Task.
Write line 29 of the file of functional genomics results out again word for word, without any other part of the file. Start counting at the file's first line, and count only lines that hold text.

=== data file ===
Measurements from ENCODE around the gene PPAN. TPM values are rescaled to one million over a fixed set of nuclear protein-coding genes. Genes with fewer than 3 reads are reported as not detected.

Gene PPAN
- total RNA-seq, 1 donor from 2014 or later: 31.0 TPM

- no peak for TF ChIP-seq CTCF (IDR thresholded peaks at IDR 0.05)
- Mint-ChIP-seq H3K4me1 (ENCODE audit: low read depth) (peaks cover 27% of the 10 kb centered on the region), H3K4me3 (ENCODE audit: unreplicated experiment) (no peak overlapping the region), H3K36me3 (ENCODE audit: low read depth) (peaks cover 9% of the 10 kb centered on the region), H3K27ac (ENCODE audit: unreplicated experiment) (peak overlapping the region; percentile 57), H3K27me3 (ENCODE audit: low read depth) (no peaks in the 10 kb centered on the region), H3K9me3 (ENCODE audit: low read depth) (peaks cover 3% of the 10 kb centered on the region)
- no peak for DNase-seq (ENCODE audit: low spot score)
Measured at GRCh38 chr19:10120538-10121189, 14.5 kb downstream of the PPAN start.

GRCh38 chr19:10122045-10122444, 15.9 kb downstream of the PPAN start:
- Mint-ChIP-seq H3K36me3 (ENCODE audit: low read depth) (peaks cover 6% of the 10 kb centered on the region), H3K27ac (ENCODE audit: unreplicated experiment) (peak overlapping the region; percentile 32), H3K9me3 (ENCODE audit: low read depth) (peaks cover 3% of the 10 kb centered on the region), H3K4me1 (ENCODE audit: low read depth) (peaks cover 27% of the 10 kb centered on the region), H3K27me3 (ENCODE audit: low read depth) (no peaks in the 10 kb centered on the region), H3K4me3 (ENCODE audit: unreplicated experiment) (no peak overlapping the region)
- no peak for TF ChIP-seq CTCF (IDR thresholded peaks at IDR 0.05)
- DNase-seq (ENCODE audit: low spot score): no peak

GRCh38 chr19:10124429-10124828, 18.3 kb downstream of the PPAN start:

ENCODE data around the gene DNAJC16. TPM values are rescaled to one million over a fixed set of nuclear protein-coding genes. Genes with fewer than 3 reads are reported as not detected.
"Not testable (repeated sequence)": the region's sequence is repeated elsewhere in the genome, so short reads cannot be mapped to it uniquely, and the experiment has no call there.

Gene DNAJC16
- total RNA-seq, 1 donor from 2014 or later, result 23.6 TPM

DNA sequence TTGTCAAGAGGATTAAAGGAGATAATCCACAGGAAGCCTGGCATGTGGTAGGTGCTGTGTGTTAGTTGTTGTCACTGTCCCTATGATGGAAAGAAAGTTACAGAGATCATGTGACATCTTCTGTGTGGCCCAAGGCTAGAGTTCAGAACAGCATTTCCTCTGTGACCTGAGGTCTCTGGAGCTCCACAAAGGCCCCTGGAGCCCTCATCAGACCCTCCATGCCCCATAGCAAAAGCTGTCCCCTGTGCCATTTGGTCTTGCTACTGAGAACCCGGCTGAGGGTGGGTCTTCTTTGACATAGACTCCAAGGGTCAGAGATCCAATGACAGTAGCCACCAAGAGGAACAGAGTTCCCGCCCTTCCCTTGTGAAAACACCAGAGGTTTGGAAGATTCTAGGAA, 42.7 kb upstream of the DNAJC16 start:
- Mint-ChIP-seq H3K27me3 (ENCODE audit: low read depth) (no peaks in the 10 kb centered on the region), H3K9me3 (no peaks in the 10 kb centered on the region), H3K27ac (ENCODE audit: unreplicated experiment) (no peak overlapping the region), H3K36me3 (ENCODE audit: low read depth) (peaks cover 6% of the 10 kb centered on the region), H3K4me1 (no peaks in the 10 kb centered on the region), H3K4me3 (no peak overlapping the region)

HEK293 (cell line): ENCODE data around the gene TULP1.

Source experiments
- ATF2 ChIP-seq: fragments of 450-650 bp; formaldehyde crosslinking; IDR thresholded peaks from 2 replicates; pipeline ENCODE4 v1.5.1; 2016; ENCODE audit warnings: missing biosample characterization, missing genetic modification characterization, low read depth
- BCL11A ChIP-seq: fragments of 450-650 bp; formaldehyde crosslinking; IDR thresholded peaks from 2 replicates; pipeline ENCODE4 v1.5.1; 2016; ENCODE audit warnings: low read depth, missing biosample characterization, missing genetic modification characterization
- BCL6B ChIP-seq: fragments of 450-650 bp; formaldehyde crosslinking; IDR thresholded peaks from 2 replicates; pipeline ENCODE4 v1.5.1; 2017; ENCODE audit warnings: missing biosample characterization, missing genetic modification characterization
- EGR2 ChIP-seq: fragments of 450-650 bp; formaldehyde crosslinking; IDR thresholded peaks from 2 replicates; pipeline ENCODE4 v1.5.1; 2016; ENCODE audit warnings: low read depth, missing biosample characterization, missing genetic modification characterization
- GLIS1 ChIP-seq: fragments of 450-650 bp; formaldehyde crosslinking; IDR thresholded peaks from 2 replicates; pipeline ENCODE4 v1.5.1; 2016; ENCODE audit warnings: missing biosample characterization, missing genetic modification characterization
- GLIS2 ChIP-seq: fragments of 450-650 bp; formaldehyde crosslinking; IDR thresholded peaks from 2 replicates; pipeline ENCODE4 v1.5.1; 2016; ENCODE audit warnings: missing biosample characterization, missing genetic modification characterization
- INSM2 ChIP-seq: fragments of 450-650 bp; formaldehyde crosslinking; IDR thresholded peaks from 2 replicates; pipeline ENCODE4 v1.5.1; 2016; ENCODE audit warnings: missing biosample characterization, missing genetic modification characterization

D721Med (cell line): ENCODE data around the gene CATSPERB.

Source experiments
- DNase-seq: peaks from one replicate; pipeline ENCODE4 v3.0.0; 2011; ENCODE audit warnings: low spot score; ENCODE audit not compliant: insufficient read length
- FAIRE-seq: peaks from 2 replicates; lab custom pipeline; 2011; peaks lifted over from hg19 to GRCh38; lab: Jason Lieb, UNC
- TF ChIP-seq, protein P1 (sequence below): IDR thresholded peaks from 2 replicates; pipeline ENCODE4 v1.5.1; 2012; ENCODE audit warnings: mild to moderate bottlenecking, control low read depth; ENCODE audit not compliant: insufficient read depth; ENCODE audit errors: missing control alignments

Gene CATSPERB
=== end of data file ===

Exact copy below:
Source experiments